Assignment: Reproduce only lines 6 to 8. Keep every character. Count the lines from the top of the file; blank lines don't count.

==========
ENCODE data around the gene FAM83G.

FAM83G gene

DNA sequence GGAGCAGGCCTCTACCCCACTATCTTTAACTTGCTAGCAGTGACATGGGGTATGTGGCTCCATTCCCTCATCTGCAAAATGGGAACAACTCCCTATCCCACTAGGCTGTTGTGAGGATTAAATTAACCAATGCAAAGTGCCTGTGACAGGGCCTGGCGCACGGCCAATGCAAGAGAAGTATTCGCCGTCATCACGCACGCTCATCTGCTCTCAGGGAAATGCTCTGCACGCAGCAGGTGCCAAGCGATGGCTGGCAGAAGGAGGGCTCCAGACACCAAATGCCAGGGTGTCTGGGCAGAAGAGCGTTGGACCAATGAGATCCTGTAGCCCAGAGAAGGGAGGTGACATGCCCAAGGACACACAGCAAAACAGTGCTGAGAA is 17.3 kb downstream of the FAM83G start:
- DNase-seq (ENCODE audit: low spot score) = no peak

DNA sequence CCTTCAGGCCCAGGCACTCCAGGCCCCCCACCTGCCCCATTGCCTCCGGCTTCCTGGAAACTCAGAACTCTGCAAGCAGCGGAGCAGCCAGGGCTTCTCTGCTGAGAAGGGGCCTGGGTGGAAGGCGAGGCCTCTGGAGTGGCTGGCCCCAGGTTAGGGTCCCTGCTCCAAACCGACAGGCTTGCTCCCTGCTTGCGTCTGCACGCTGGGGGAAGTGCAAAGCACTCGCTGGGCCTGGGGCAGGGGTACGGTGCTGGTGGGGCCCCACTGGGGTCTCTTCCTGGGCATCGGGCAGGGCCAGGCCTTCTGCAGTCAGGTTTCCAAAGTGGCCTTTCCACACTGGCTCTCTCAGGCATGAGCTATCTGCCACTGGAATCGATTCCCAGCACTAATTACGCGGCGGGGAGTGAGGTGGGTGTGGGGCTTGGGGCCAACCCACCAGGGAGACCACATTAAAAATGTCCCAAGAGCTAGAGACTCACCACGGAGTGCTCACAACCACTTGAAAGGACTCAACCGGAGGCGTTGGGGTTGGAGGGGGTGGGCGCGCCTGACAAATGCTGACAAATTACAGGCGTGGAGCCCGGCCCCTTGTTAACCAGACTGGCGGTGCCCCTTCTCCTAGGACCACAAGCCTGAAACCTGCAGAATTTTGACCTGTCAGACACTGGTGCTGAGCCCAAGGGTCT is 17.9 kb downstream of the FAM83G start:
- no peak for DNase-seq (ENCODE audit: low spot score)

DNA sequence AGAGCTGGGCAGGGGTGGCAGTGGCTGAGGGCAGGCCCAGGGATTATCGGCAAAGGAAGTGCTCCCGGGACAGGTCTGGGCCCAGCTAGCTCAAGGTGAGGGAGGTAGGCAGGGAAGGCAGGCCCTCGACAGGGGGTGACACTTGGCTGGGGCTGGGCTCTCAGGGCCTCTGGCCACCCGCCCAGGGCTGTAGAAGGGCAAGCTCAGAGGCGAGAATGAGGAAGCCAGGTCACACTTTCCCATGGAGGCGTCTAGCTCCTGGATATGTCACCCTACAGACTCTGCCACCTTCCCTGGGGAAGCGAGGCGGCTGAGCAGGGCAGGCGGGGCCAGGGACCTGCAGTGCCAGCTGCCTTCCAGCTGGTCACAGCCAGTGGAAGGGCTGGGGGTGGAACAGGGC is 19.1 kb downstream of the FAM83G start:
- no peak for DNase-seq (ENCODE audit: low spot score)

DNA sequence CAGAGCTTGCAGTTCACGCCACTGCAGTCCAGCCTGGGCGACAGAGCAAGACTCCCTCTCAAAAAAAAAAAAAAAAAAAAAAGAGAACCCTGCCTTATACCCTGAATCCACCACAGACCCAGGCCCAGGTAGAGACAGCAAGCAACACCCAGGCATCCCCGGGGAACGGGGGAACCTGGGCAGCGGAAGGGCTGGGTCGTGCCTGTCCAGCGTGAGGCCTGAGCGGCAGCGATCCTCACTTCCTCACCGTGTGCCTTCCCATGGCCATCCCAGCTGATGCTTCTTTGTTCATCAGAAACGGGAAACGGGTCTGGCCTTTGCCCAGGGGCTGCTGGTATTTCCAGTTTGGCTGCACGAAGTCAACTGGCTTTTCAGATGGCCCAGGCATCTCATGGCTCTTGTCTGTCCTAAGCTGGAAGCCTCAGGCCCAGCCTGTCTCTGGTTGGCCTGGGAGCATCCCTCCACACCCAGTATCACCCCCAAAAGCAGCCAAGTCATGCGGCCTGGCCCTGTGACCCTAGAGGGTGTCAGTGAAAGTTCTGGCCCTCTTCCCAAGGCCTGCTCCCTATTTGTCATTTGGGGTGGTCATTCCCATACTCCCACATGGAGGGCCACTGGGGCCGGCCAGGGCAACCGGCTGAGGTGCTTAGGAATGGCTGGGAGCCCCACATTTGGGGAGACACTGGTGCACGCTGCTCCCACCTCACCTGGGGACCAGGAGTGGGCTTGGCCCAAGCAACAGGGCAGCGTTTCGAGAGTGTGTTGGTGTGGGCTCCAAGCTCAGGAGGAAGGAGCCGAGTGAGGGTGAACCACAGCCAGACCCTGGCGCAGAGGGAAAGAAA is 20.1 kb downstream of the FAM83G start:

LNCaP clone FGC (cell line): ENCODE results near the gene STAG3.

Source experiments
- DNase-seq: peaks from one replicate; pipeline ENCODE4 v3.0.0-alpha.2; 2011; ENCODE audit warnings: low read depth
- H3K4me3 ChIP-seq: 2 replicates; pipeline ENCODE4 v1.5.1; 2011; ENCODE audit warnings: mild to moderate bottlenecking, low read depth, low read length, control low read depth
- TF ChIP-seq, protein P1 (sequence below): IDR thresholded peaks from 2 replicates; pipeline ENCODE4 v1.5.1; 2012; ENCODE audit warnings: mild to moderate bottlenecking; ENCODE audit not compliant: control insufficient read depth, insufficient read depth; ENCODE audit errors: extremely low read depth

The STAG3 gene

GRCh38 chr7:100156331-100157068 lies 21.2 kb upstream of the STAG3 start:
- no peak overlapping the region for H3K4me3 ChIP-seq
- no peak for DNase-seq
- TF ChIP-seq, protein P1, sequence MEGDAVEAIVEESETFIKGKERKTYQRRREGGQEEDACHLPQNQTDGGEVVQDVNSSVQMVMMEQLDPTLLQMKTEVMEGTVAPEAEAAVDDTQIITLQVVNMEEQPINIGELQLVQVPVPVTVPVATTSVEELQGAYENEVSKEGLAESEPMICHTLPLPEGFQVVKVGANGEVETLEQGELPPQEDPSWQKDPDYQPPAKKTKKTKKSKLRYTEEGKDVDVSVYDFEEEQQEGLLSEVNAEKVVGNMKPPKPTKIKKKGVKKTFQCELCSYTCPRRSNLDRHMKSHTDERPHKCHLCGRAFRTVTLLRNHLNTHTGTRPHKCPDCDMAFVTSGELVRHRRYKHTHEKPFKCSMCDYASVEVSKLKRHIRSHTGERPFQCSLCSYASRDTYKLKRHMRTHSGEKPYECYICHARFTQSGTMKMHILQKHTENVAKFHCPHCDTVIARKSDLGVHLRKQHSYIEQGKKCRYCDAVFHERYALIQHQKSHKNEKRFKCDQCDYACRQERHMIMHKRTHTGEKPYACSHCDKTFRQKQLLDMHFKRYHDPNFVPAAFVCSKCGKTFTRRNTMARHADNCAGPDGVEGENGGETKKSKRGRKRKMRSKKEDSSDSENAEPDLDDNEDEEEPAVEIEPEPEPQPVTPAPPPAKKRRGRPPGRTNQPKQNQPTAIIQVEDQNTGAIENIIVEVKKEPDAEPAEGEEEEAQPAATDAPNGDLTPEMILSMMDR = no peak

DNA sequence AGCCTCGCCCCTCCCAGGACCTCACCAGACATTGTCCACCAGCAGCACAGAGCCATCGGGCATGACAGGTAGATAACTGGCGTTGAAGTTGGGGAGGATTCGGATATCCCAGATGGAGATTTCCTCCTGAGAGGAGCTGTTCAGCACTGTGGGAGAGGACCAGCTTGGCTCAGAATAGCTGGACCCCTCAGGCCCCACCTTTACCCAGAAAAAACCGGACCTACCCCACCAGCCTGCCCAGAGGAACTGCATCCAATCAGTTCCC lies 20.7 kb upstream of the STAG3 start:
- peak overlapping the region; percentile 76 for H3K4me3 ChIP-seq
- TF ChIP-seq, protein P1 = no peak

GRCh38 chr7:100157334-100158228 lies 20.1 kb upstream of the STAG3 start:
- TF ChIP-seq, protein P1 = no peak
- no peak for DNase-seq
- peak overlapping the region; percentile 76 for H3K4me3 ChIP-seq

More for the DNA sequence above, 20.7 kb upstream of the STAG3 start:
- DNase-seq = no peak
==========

- no peak for DNase-seq (ENCODE audit: low spot score)

DNA sequence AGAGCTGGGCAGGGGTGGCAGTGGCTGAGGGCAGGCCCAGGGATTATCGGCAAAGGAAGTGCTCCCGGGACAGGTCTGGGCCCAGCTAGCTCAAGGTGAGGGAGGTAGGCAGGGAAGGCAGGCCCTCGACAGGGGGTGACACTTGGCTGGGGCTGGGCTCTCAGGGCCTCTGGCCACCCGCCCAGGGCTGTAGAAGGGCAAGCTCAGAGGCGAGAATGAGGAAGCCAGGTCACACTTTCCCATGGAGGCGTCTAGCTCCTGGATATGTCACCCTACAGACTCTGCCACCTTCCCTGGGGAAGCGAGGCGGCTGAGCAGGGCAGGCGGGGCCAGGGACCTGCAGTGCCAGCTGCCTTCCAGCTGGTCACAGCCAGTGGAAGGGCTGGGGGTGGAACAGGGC is 19.1 kb downstream of the FAM83G start:
- no peak for DNase-seq (ENCODE audit: low spot score)